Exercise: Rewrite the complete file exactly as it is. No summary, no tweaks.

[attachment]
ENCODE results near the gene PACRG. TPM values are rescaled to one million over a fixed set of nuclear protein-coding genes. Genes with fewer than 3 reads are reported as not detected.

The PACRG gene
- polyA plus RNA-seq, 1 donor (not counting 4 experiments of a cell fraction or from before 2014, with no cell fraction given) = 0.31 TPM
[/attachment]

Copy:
ENCODE results near the gene PACRG. TPM values are rescaled to one million over a fixed set of nuclear protein-coding genes. Genes with fewer than 3 reads are reported as not detected.

The PACRG gene
- polyA plus RNA-seq, 1 donor (not counting 4 experiments of a cell fraction or from before 2014, with no cell fraction given) = 0.31 TPM